AbstractIn an autocracy, the ruling elite allocates resources to unproductive contest activities in order to protect its power. This paper establishes that a flatter income distribution, a slow-growing or shrinking capital stock, and a decrease in the relative size of the workforce increases the likelihood of a decision by the ruling elite to negotiate a transition to democracy. In a model of economic cooperation and political conflict, the losses from ceding control over the tax rate may be lower than the costs of defending minority privilege. These predictions are evaluated in the light of the South African and other recent transitions. Copyright Blackwell Publishers Ltd.
Download InfoIf you experience problems downloading a file, check if you have the proper application to view it first. In case of further problems read the IDEAS help page. Note that these files are not on the IDEAS site. Please be patient as the files may be large.
As the access to this document is restricted, you may want to look for a different version under "Related research" (further below) or search for a different version of it.
Bibliographic InfoArticle provided by Wiley Blackwell in its journal Economics and Politics.
Volume (Year): 13 (2001)
Issue (Month): 1 (03)
Contact details of provider:
Web page: http://www.blackwellpublishing.com/journal.asp?ref=0954-1985
You can help add them by filling out this form.
CitEc Project, subscribe to its RSS feed for this item.
- Alexander Libman, 2012. "Sub-national political regimes and asymmetric fiscal decentralization," Constitutional Political Economy, Springer, vol. 23(4), pages 302-336, December.
- Michelle R. Garfinkel & Stergios Skaperdas, 2006.
"Economics of Conflict: An Overview,"
050623, University of California-Irvine, Department of Economics, revised Sep 2006.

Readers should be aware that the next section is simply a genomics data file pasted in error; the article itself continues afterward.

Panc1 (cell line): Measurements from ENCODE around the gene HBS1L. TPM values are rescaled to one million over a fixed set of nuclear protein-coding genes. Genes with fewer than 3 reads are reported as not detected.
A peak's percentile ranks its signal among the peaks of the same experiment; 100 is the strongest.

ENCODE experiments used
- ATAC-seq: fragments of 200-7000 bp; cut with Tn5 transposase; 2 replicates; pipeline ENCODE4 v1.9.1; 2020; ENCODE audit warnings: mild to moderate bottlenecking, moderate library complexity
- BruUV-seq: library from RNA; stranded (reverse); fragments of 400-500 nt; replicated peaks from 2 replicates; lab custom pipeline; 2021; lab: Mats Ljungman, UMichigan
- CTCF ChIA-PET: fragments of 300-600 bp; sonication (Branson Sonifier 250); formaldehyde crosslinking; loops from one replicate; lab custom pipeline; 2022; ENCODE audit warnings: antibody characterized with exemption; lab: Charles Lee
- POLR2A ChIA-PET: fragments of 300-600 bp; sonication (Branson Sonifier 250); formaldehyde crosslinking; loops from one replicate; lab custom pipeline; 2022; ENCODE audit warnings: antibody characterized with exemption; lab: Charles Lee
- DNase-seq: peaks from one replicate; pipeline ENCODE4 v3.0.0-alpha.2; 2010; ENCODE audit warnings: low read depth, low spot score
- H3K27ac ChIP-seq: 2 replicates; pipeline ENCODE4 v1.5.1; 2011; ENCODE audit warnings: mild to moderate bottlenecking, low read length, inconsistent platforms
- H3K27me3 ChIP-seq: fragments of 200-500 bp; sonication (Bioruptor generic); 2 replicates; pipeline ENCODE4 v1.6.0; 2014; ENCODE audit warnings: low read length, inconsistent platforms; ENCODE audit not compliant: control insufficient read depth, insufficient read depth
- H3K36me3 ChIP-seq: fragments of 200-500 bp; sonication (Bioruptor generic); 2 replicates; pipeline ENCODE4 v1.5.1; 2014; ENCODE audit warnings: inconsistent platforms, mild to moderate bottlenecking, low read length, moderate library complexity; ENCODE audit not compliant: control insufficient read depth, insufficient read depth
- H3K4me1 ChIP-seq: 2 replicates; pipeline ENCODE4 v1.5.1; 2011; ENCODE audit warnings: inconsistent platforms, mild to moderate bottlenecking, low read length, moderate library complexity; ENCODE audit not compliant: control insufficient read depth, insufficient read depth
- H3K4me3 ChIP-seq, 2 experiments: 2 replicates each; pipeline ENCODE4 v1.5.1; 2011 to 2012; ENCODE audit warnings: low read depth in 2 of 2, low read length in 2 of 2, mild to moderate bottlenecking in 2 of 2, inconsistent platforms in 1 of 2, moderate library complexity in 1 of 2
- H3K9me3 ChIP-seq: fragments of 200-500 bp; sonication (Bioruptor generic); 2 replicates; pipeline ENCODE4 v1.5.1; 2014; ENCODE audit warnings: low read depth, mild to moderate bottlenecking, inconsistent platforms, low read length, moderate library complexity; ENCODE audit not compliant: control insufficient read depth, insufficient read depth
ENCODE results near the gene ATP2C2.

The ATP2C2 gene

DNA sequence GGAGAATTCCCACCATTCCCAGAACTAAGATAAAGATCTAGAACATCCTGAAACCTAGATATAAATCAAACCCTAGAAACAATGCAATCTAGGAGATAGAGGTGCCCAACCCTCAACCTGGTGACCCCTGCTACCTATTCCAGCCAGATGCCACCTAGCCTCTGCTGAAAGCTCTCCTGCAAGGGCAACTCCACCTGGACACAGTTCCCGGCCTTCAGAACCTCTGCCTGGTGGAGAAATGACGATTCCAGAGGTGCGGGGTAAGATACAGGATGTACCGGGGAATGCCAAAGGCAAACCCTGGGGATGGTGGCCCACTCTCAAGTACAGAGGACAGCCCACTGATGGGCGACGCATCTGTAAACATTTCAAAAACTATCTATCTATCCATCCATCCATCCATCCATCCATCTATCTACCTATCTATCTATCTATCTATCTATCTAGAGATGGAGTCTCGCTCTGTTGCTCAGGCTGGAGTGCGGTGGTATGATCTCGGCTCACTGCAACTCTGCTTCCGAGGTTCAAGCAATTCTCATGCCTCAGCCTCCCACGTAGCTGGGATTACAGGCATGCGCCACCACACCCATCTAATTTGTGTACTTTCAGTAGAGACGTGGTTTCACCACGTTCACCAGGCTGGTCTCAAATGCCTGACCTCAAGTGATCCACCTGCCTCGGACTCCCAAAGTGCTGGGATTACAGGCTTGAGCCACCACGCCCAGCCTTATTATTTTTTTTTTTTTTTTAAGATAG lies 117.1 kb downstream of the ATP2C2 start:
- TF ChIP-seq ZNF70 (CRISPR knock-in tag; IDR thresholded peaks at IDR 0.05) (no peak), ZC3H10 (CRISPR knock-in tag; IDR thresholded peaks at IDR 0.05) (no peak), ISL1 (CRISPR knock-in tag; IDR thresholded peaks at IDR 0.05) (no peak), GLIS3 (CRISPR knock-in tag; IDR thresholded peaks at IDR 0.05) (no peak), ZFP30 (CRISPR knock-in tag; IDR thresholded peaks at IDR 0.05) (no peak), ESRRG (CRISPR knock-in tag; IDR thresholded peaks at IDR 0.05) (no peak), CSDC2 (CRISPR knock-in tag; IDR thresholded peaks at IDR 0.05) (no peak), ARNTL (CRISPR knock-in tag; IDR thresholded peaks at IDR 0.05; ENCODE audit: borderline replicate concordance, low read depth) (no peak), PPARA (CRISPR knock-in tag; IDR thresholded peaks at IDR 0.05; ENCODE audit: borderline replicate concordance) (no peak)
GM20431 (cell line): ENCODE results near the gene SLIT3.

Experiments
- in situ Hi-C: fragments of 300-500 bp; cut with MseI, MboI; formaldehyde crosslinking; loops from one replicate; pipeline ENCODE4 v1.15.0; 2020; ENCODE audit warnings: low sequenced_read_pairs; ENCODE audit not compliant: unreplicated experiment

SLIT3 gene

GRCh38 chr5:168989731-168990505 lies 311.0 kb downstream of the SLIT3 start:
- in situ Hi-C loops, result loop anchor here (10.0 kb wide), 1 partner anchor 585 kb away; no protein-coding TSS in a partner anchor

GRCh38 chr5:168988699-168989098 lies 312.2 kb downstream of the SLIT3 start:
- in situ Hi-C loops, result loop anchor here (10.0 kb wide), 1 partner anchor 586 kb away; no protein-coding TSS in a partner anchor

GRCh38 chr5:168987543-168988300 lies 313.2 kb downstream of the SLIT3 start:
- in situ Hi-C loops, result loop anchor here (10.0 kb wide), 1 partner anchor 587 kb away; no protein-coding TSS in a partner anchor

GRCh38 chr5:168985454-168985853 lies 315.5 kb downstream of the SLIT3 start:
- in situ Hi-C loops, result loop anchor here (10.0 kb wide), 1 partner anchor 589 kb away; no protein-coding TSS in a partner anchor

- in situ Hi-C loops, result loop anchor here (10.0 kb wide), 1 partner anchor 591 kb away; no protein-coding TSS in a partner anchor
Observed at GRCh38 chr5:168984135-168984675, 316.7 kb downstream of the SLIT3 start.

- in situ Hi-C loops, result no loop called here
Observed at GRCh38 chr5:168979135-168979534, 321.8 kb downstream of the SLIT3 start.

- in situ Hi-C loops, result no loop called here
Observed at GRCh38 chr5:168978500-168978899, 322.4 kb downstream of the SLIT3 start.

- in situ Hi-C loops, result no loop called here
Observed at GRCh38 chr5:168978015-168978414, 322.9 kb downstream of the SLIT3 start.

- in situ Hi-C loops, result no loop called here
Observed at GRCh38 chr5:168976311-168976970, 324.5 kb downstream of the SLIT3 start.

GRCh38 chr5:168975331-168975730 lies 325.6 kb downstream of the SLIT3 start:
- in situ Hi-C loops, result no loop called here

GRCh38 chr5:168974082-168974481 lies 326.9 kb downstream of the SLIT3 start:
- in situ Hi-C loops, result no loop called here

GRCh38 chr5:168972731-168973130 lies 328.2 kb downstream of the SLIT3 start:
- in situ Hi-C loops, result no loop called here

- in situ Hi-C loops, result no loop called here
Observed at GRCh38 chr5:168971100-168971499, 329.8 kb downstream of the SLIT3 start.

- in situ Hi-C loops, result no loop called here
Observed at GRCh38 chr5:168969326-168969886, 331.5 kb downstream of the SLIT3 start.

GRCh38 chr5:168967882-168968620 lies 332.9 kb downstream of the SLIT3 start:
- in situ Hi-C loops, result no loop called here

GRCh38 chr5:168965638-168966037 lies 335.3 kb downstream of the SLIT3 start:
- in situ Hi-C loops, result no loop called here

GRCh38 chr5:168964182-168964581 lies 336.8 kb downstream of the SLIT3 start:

- Martin Gassebner & Michael J. Lamla & James Raymond Vreeland, 2013.
"Extreme Bounds of Democracy,"
Journal of Conflict Resolution,
Peace Science Society (International), vol. 57(2), pages 171-197, April.
- Mario Chacón & James A. Robinson & Ragnar Torvik, 2006.
"When is Democracy an Equilibrium?: Theory and Evidence from Colombia’s La Violencia,"
HiCN Working Papers
21, Households in Conflict Network.
- Mario Chacon & James A. Robinson & Ragnar Torvik, 2006. "When is Democracy an Equilibrium?: Theory and Evidence from Colombia's "La Violencia"," NBER Working Papers 12789, National Bureau of Economic Research, Inc.
- Chacón, Mario & Robinson, James A & Torvik, Ragnar, 2006. "When is Democracy an Equilibrium? Theory and Evidence from Colombia's La Violencia," CEPR Discussion Papers 5679, C.E.P.R. Discussion Papers.
- Ragnar Torvik & James A. Robinson & Mario Chacón, 2006. "When is Democracy an Equilibrium?: Theory and Evidence from Colombia's La Violencia," Working Paper Series 7106, Department of Economics, Norwegian University of Science and Technology.
- Armey, Laura E. & McNab, Robert M., 2012. "Democratization and civil war," MPRA Paper 42460, University Library of Munich, Germany.
For technical questions regarding this item, or to correct its authors, title, abstract, bibliographic or download information, contact: (Wiley-Blackwell Digital Licensing) or (Christopher F. Baum).
If you have authored this item and are not yet registered with RePEc, we encourage you to do it here. This allows to link your profile to this item. It also allows you to accept potential citations to this item that we are uncertain about.
If references are entirely missing, you can add them using this form.
If the full references list an item that is present in RePEc, but the system did not link to it, you can help with this form.
If you know of missing items citing this one, you can help us creating those links by adding the relevant references in the same way as above, for each refering item. If you are a registered author of this item, you may also want to check the "citations" tab in your profile, as there may be some citations waiting for confirmation.
Please note that corrections may take a couple of weeks to filter through the various RePEc services.